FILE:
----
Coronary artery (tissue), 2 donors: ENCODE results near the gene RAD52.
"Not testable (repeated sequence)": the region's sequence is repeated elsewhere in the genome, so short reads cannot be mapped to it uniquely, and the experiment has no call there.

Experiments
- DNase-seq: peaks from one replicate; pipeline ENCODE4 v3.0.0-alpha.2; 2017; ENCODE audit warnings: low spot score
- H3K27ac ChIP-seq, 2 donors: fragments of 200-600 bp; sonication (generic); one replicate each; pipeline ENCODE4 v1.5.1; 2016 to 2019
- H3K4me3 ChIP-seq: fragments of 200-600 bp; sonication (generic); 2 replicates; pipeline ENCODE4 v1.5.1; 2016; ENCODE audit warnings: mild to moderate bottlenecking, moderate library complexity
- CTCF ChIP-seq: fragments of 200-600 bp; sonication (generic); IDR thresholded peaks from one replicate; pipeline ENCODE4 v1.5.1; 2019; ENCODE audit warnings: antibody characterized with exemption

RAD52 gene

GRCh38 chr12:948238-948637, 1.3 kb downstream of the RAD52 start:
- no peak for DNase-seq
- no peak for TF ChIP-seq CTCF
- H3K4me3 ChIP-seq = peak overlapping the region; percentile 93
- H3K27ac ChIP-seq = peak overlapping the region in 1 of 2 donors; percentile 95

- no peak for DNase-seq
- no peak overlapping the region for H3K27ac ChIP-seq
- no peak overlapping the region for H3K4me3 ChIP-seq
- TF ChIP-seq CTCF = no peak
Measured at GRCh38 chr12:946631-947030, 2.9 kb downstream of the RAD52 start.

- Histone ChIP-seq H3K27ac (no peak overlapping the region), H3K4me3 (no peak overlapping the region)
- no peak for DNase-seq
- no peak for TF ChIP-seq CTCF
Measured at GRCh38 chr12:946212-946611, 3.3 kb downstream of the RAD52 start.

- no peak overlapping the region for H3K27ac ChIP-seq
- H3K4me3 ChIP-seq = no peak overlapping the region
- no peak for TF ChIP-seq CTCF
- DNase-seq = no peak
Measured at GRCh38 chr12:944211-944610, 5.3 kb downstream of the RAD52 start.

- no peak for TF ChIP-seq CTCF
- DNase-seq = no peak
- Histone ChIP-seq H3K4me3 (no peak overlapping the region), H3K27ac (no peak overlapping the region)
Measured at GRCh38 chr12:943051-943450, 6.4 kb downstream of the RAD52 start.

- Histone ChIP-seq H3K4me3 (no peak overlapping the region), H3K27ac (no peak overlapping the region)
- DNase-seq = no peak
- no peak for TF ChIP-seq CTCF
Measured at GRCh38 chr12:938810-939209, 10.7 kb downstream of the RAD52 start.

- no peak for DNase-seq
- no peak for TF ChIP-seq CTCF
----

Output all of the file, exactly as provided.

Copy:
Coronary artery (tissue), 2 donors: ENCODE results near the gene RAD52.
"Not testable (repeated sequence)": the region's sequence is repeated elsewhere in the genome, so short reads cannot be mapped to it uniquely, and the experiment has no call there.

Experiments
- DNase-seq: peaks from one replicate; pipeline ENCODE4 v3.0.0-alpha.2; 2017; ENCODE audit warnings: low spot score
- H3K27ac ChIP-seq, 2 donors: fragments of 200-600 bp; sonication (generic); one replicate each; pipeline ENCODE4 v1.5.1; 2016 to 2019
- H3K4me3 ChIP-seq: fragments of 200-600 bp; sonication (generic); 2 replicates; pipeline ENCODE4 v1.5.1; 2016; ENCODE audit warnings: mild to moderate bottlenecking, moderate library complexity
- CTCF ChIP-seq: fragments of 200-600 bp; sonication (generic); IDR thresholded peaks from one replicate; pipeline ENCODE4 v1.5.1; 2019; ENCODE audit warnings: antibody characterized with exemption

RAD52 gene

GRCh38 chr12:948238-948637, 1.3 kb downstream of the RAD52 start:
- no peak for DNase-seq
- no peak for TF ChIP-seq CTCF
- H3K4me3 ChIP-seq = peak overlapping the region; percentile 93
- H3K27ac ChIP-seq = peak overlapping the region in 1 of 2 donors; percentile 95

- no peak for DNase-seq
- no peak overlapping the region for H3K27ac ChIP-seq
- no peak overlapping the region for H3K4me3 ChIP-seq
- TF ChIP-seq CTCF = no peak
Measured at GRCh38 chr12:946631-947030, 2.9 kb downstream of the RAD52 start.

- Histone ChIP-seq H3K27ac (no peak overlapping the region), H3K4me3 (no peak overlapping the region)
- no peak for DNase-seq
- no peak for TF ChIP-seq CTCF
Measured at GRCh38 chr12:946212-946611, 3.3 kb downstream of the RAD52 start.

- no peak overlapping the region for H3K27ac ChIP-seq
- H3K4me3 ChIP-seq = no peak overlapping the region
- no peak for TF ChIP-seq CTCF
- DNase-seq = no peak
Measured at GRCh38 chr12:944211-944610, 5.3 kb downstream of the RAD52 start.

- no peak for TF ChIP-seq CTCF
- DNase-seq = no peak
- Histone ChIP-seq H3K4me3 (no peak overlapping the region), H3K27ac (no peak overlapping the region)
Measured at GRCh38 chr12:943051-943450, 6.4 kb downstream of the RAD52 start.

- Histone ChIP-seq H3K4me3 (no peak overlapping the region), H3K27ac (no peak overlapping the region)
- DNase-seq = no peak
- no peak for TF ChIP-seq CTCF
Measured at GRCh38 chr12:938810-939209, 10.7 kb downstream of the RAD52 start.

- no peak for DNase-seq
- no peak for TF ChIP-seq CTCF